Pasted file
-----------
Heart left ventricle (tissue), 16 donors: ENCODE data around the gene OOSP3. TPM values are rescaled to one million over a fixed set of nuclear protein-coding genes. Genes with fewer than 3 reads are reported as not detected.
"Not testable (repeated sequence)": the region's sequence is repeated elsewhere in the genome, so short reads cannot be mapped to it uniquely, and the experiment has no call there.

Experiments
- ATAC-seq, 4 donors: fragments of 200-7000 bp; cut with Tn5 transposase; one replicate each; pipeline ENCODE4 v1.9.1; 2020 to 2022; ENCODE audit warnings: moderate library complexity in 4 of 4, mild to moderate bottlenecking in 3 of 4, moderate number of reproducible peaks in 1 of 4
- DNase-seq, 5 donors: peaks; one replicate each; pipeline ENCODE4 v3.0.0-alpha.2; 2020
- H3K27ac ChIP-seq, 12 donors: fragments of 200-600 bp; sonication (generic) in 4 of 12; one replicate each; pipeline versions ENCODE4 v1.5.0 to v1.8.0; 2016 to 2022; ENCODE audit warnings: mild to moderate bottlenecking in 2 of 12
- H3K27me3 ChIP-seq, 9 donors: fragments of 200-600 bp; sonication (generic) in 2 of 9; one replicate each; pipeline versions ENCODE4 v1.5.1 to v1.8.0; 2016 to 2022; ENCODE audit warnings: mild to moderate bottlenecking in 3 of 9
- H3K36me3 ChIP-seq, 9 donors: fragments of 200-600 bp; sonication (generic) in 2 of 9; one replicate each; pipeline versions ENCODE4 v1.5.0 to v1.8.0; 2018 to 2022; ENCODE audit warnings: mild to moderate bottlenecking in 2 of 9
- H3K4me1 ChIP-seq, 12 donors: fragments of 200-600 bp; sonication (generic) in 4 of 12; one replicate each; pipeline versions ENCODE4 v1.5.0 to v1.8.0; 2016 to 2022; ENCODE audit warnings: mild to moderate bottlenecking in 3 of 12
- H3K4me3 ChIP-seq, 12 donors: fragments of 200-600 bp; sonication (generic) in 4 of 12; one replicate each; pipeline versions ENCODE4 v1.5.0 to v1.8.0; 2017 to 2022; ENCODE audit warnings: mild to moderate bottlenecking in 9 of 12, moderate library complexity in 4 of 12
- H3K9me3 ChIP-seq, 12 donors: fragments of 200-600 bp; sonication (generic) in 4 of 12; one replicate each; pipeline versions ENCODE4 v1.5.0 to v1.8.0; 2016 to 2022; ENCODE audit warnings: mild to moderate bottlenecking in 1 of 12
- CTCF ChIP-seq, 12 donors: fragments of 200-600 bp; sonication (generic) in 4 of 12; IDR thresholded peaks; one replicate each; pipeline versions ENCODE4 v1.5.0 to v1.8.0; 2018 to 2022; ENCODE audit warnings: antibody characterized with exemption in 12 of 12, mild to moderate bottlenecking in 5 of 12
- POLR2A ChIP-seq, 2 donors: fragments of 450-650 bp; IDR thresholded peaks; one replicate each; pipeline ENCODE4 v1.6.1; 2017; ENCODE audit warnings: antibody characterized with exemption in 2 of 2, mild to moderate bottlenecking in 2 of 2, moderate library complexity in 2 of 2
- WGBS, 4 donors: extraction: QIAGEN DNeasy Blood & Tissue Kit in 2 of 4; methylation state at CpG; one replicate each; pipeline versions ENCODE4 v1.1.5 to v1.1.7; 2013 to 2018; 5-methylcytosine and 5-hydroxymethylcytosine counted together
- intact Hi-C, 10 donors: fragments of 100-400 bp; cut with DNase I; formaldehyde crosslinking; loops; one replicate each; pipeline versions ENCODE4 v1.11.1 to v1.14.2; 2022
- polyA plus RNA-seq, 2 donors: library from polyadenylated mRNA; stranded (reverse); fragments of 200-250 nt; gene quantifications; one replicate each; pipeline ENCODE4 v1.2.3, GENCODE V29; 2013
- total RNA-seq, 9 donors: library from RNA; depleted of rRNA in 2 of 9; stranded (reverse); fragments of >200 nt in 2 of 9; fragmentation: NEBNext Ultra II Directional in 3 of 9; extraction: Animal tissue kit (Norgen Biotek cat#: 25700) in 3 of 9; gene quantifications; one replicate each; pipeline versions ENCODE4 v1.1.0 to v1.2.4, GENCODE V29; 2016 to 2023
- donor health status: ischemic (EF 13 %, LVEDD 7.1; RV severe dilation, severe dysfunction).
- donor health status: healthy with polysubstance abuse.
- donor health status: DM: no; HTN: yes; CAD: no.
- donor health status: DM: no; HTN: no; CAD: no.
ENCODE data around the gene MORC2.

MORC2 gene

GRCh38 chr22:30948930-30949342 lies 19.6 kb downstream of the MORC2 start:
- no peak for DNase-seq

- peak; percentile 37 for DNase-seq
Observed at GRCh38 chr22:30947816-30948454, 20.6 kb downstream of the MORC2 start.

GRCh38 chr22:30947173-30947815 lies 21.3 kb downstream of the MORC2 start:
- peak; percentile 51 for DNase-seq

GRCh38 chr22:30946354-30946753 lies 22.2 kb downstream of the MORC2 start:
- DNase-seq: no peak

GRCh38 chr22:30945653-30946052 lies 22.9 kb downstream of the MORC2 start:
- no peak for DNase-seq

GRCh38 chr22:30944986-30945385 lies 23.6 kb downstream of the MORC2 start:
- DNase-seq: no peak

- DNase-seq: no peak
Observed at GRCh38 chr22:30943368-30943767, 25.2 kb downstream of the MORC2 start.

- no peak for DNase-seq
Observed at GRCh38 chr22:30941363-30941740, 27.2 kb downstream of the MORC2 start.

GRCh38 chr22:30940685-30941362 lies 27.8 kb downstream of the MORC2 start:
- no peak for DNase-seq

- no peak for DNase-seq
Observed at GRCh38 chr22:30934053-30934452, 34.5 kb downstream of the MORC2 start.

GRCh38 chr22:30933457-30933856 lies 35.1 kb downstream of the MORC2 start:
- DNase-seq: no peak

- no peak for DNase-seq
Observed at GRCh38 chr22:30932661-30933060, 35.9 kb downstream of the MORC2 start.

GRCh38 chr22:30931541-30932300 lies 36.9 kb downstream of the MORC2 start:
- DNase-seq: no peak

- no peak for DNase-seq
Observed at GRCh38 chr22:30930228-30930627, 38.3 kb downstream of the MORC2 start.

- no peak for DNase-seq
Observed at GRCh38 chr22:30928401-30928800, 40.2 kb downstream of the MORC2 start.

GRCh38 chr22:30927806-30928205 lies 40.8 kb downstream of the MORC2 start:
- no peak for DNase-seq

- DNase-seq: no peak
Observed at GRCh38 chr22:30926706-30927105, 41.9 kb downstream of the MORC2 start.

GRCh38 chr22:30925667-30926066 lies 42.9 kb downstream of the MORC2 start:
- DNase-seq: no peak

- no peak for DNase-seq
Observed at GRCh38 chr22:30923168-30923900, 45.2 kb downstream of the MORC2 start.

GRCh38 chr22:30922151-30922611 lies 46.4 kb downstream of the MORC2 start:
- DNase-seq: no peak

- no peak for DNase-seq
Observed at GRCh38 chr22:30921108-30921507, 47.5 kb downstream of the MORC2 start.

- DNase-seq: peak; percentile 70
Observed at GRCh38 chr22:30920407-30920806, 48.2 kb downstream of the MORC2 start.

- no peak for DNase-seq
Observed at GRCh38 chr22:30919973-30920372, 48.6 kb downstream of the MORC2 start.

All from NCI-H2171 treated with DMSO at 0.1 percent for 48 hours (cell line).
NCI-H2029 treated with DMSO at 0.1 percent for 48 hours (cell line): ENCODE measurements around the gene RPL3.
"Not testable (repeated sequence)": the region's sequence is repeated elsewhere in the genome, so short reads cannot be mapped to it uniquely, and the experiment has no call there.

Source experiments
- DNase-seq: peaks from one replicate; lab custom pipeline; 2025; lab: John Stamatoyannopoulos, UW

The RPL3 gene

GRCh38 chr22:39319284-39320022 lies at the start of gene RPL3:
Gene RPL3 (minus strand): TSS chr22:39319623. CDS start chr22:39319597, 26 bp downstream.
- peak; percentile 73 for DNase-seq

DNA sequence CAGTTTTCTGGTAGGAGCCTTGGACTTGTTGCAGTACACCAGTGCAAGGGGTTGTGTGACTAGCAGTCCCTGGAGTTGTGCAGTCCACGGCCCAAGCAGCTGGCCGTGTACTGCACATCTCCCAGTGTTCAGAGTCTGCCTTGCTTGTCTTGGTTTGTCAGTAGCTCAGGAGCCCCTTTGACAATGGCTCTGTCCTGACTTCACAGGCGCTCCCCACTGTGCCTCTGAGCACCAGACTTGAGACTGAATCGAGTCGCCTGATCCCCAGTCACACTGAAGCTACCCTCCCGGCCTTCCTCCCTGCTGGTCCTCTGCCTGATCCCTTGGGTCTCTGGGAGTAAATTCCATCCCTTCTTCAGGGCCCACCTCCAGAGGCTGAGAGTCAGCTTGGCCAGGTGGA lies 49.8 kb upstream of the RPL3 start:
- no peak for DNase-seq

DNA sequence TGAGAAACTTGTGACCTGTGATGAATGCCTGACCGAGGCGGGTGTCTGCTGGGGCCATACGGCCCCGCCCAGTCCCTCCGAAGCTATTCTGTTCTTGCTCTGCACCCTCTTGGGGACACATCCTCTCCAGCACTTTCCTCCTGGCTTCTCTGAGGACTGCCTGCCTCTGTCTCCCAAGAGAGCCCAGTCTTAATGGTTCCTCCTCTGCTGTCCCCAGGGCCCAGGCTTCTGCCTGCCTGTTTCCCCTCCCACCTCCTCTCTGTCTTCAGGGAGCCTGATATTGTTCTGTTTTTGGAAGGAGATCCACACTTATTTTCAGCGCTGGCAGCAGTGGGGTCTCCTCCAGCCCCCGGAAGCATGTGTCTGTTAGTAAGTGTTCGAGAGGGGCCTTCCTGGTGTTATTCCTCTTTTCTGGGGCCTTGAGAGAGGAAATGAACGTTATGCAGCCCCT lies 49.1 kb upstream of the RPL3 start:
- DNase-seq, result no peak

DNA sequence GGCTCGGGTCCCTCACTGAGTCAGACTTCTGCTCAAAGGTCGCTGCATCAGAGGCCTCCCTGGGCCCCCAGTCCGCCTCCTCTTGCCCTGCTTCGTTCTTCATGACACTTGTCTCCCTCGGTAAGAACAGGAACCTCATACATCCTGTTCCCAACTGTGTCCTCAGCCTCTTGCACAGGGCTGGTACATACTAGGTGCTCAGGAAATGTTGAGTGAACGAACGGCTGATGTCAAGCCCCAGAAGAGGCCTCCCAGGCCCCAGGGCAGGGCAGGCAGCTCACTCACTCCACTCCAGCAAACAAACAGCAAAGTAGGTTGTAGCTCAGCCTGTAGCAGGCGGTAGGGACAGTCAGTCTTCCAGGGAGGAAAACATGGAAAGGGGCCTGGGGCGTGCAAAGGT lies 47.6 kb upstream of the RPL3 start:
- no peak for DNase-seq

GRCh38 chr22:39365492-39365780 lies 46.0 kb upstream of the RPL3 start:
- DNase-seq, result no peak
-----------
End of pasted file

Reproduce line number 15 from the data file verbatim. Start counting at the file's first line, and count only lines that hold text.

- intact Hi-C, 10 donors: fragments of 100-400 bp; cut with DNase I; formaldehyde crosslinking; loops; one replicate each; pipeline versions ENCODE4 v1.11.1 to v1.14.2; 2022